Zoekresultaat - inzien document


Rechtbank Rotterdam
Datum uitspraak
Datum publicatie
10/000050-03 Translation in English
Bijzondere kenmerken
Eerste aanleg - meervoudig

Torture Convention Implementation

Verrijkte uitspraak


Public Prosecutor's office no. (of the tried case): 10/000050-03

Date of judgment: 7 April 2004

Judgment in a defended action


of the ROTTERDAM DISTRICT COURT, three-judge section for criminal cases, against:

S. N,

born in ….. (Congo) in 1952,

registered in the municipal personal records database at the address ……..,

at the time of the hearing held in pre-trial detention in the penitentiaries Rijnmond, remand prison "De Schie", in Rotterdam.

This judgment was rendered further to the hearing of 24 March 2004.


The accused is charged with what is stated in the demand "further description of the charges", under Public Prosecutor's office no 10/000050-03. Copy of this demand is attached to this judgment (pages 1A through 1H ).


The Public Prosecutor, Mr. Polescuk, demands - in brief:

- acquittal of the charges mentioned under 2;

- judicial finding of fact regarding the principal charge mentioned under 1 and the charge mentioned under 3;

- that the accused be sentenced to a five-year term in prison less the period spent in pre-trial detention .


It was put forward on behalf of the accused that the Public Prosecutor is not allowed to prosecute because the right to bring criminal proceedings has lapsed. Counsel for the defence submitted in this regard that on 6 May 1997 the accused was sentenced in Congo to ten years imprisonment, for abuse of authority, extortion, other embezzlement of government funds, customs fraud, threats to kill and random arrests, which punishable offences arose from the charges formulated by J.M. N. Counsel argued that other reported crimes, including those with respect to extortion and rape, formed part of the case file, as part of the evidence, and that these no doubt had had an impact on the severity of the punishment imposed on the accused,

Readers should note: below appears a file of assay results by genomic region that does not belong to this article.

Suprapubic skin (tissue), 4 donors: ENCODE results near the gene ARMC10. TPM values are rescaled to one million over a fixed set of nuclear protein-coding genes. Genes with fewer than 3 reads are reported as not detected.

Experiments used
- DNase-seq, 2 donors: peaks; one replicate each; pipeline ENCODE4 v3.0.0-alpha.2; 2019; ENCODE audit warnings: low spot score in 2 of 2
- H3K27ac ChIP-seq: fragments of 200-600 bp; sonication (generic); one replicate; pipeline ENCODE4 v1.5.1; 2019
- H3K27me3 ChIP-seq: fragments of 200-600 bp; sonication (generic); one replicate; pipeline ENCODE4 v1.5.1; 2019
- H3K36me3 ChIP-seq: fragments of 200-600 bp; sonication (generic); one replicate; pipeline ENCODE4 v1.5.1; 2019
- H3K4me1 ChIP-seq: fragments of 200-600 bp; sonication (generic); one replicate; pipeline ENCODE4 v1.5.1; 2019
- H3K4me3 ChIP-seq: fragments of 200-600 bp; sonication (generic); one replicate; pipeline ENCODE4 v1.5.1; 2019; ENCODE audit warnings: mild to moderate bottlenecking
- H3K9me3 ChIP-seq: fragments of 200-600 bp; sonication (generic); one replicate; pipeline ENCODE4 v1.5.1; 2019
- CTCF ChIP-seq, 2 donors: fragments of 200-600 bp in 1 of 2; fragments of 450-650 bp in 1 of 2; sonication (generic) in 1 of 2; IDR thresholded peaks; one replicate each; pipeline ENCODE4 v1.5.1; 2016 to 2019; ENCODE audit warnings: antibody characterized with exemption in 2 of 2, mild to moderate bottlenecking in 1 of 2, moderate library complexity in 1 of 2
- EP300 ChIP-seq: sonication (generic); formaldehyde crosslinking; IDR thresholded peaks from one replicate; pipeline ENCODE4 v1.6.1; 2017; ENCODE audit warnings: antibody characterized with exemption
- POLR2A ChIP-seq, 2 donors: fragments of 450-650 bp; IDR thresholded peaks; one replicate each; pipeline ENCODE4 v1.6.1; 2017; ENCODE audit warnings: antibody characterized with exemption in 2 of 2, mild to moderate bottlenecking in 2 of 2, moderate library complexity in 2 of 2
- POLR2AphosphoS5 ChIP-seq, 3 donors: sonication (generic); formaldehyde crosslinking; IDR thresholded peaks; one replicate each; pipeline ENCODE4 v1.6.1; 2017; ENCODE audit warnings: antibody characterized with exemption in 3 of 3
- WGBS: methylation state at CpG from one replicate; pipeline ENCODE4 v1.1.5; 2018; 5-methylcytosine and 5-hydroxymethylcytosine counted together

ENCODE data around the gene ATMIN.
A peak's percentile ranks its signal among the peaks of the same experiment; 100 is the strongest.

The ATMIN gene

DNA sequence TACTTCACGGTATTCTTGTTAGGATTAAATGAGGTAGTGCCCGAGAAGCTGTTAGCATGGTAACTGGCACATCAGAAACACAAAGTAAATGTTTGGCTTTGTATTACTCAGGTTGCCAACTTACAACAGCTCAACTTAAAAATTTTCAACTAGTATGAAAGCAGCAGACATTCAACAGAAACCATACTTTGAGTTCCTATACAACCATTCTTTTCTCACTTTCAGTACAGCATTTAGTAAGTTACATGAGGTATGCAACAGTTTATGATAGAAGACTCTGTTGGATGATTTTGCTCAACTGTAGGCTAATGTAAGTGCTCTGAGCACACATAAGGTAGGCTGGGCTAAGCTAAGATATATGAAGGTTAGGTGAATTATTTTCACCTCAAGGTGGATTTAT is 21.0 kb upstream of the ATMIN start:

The Court rejects this defence, on the basis of the following considerations.

Neither from the underlying documents, nor from the statement of the accused during trial has it appeared that he was previously tried for the facts that were committed towards X, Y and Z, or that the facts that were submitted to the Court formed part of the facts for which the accused was sentenced in the Democratic Republic of Congo, formerly Zaire, in 1997.

The persons who reported the crimes in the case in suite, X, Y, and Z, apparently decided at the time, although they were aware of the call on the public to report crimes, no to do so. The argument, as the Court understands it, that by refraining from doing so, they forfeited their rights to still report crimes against the accused at a later stage, finds no support in law.

Counsel for the defence furthermore argued that with respect to fact 3, the public prosecutor's office must be barred from prosecution. The Torture Convention Implementation Act was revoked as per 1 October 2003 and replaced by the International Crimes Act (W.i.m.). In the W.i.m., the legislator dropped the link with the term of grievous bodily harm in the (Dutch) Criminal Code. The W.i.m. lists several crimes against humanity separately, including the crime of rape.

In fact 3 of the charge, the Public Prosecutor decided on a description of the offence, but although it would seem to fit with the Torture Convention Implementation Act, the imputed acts as mentioned in the description of the offence form part of the crime of rape, and not of grievous bodily harm within the meaning of the Criminal Code, with which the legislator sought harmonization at the time.

The Court understands this defence of Counsel to be a defence regarding the statement and the particulars of the offence, which may not result, in the event it is considered well-founded, in the public prosecutor's office being barred from prosecution. This means that this is not the place to discuss this defence.

Since no other facts or circumstances are in evidence that would have to lead in the Public Prosecutor being barred from the prosecution, it is decided that the Public Prosecutor is allowed to prosecute.


The charges mentioned in 2 and 3 are not legally and convincingly proved, so that the accused will have to be acquitted. With respect to the charge mentioned in 3, the Court remarks that as regards the part of the charge that deals with the rape, the case file contains only one statement, that of the person who reported the crime, and that no other evidence has come forward from either the case documents or the hearing.